As you’d expect, a Bluetooth device has a MAC address assigned to it, however the BD_ADDR (Bluetooth Device Address), at least in my experiments, doesn’t necessarily map to the MAC address you see in, for example, the Window Device Manager properties page for the Bluetooth device. I will update this document if I find my findings have changed.
The information listed below is taken from a few sources, some of which I’ve referenced at the end of the post, my knowledge on the subject is taken from those and my own experiments.
The BD_ADDR is a unique identifier using 48-bit address space. For example
The address denotes several pieces of information, as follows
The Non-significant Address Part is denoted by the first 16 bits, using our example this would be the 11:22 value. The NAP is used in Frequency Hopping Synchronization frames/packets.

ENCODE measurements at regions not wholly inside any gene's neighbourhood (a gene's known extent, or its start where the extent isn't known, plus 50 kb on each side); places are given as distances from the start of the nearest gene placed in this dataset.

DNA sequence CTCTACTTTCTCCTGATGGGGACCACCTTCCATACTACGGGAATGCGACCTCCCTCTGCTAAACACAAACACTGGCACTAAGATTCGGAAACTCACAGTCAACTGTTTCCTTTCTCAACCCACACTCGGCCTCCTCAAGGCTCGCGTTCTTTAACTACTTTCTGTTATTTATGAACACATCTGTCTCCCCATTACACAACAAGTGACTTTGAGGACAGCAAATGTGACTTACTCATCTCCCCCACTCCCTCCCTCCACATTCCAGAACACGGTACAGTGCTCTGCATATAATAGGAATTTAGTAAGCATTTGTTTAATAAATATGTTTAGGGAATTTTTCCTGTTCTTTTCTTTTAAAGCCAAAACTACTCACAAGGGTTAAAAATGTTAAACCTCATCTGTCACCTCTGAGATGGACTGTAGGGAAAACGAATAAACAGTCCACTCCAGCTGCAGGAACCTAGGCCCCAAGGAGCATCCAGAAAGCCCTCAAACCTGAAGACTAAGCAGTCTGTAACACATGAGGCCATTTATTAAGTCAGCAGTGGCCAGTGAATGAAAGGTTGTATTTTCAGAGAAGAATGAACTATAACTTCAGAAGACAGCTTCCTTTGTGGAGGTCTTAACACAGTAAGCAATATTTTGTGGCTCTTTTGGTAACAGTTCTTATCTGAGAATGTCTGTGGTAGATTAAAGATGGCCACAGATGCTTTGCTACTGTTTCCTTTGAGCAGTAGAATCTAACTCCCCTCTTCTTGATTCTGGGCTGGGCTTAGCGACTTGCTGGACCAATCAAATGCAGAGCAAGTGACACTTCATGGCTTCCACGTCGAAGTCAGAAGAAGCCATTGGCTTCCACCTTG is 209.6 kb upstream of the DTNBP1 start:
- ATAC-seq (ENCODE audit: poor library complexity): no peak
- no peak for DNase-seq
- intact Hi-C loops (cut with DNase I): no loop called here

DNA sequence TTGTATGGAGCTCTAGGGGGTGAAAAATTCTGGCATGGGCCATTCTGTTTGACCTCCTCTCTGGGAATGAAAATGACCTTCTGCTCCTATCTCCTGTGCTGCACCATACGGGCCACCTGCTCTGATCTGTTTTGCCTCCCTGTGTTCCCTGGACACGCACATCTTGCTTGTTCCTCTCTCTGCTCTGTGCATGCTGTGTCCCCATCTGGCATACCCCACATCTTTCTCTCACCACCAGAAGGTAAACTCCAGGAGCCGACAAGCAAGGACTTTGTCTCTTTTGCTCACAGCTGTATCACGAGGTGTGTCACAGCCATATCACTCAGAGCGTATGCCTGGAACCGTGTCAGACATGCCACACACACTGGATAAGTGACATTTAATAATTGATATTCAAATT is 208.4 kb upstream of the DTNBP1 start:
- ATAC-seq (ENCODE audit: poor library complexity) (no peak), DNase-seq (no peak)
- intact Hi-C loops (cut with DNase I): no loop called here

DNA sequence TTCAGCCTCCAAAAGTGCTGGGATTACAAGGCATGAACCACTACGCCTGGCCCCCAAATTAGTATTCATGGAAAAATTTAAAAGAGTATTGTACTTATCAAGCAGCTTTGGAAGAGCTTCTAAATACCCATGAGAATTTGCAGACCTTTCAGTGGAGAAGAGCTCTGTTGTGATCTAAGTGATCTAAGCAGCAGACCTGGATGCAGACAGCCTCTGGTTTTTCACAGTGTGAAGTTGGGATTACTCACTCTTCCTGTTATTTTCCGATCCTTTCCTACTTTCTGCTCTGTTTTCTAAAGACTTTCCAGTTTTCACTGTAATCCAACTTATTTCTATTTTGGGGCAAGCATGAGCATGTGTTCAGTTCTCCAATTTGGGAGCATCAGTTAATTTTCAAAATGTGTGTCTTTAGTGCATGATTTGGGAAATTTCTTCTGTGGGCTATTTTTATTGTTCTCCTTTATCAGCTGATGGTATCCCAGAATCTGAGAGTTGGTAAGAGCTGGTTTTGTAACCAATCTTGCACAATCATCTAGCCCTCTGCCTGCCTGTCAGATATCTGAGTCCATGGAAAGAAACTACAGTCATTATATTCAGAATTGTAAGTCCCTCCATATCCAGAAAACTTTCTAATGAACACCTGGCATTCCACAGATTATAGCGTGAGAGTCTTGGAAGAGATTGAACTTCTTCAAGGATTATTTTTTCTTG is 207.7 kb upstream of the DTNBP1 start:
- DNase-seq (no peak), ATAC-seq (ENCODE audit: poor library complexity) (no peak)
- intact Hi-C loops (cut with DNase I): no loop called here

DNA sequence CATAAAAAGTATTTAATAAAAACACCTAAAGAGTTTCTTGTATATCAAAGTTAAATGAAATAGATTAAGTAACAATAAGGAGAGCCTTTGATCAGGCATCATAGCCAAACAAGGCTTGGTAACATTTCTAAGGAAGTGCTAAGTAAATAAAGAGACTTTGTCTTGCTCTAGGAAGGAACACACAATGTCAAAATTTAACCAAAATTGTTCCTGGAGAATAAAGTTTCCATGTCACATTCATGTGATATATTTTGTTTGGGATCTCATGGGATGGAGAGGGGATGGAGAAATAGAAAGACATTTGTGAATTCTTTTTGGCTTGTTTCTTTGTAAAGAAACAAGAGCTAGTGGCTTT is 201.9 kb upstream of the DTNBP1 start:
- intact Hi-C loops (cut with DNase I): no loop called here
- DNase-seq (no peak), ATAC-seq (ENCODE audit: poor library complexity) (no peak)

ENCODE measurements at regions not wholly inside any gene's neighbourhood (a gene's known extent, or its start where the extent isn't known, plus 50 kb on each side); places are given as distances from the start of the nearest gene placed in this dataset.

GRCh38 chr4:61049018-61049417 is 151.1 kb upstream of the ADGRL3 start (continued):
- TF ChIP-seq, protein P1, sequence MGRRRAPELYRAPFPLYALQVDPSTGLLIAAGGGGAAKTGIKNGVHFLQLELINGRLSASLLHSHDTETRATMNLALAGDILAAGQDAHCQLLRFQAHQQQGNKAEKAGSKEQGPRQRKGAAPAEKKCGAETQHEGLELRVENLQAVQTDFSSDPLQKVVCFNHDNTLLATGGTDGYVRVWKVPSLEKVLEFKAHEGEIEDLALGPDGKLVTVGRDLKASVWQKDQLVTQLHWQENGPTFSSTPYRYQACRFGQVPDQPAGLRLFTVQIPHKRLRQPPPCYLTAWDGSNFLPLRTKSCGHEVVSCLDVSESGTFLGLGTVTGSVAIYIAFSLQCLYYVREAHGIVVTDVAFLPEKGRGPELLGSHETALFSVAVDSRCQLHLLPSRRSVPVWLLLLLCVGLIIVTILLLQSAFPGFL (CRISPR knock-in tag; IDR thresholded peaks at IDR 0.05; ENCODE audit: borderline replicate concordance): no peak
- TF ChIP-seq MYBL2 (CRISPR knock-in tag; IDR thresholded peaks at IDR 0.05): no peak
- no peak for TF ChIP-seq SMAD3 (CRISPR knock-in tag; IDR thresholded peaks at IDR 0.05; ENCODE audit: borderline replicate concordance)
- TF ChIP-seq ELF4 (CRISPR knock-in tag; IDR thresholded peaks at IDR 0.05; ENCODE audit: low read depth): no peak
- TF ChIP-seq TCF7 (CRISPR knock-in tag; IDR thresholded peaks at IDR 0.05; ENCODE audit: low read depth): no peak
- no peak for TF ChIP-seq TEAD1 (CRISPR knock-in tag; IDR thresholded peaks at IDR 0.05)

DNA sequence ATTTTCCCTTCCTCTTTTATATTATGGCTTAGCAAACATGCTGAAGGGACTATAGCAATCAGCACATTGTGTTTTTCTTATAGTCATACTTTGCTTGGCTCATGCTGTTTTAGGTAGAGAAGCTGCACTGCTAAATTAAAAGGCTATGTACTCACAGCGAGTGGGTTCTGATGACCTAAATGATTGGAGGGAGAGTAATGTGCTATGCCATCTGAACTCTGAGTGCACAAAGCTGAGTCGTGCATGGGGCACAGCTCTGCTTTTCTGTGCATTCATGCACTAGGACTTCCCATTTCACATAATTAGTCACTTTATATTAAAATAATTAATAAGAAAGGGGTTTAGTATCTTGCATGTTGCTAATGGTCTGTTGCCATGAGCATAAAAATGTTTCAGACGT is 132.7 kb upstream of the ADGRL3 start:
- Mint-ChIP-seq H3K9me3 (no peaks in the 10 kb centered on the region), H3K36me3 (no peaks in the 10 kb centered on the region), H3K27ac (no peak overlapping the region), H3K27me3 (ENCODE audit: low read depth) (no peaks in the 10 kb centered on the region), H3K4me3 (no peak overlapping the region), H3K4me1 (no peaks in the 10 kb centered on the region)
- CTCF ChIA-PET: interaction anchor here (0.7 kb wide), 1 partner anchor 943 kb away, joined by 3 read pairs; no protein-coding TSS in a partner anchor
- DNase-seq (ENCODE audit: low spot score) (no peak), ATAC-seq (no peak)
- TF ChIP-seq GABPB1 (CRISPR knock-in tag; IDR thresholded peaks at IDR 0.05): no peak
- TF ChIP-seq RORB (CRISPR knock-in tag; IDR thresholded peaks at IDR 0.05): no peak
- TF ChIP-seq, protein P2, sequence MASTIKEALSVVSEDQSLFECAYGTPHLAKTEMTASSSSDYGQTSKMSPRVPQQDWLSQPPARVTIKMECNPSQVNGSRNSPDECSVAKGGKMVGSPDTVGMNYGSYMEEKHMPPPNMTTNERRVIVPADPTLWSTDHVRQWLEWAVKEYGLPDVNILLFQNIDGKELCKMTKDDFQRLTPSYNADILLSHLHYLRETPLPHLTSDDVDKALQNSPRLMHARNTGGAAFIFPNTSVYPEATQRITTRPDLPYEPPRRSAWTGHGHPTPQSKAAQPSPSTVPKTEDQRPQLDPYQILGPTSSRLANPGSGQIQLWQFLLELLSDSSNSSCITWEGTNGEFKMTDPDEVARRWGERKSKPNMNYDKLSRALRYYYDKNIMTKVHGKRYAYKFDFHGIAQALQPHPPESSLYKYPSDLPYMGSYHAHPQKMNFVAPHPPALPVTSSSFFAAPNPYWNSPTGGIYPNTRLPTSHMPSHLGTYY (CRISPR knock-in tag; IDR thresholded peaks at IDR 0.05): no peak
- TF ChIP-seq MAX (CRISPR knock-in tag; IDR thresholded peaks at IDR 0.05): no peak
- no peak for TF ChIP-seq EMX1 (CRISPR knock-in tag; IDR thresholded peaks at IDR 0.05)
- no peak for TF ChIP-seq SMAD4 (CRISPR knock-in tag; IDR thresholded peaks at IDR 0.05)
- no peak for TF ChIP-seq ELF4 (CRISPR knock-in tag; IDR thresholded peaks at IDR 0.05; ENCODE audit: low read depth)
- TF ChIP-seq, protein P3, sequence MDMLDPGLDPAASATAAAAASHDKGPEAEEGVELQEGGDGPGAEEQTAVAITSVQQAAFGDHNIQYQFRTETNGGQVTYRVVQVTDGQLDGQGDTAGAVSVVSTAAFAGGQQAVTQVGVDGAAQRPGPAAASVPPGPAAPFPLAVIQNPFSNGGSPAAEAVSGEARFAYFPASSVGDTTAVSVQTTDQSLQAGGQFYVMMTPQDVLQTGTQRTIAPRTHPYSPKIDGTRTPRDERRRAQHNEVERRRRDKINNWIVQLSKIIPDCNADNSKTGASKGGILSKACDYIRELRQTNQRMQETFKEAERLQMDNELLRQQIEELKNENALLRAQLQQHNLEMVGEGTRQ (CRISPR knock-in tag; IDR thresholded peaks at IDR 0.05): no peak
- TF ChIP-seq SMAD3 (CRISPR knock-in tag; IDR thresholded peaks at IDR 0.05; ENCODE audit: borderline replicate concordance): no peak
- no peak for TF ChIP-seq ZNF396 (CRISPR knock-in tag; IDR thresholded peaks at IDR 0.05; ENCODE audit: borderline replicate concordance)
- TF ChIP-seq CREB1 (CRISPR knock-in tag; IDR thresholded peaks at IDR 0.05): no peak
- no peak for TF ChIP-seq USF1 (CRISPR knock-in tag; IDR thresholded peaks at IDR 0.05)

The Upper Address Part is denoted by the next 8 bits, using our example this would be the 33 value. The UAP is used for seeding various Bluetooth specification algorithms.
The Organizationally Unique Identifier (the first 24 bits) is actually the combination of the NAP and UAP, hence in our example the NAP + UAP gives us the OU which is 11:22:33
With the knowledge on the make up of the BD_ADDR, we can see that by taking the OUI value, we should be able to fairly easily lookup the manufacturer of a device. For example using the OUI List.
The Lower Address Part is made up of the final 24-bits, hence in our example this would be the 44:55:66 and is allocated by the device vendor. The LAP identifies a Bluetooth device and is transmitted with each frame/packet as part of the packet header.
Bluetooth: Defining NAP + UAP + LAPBluetooth MAC Address Changer for Windows
BD_ADDR – how do you get one?
Discovering the Bluetooth UAP
Does each Bluetooth device has its own unique MAC Address? How can we access it in an app?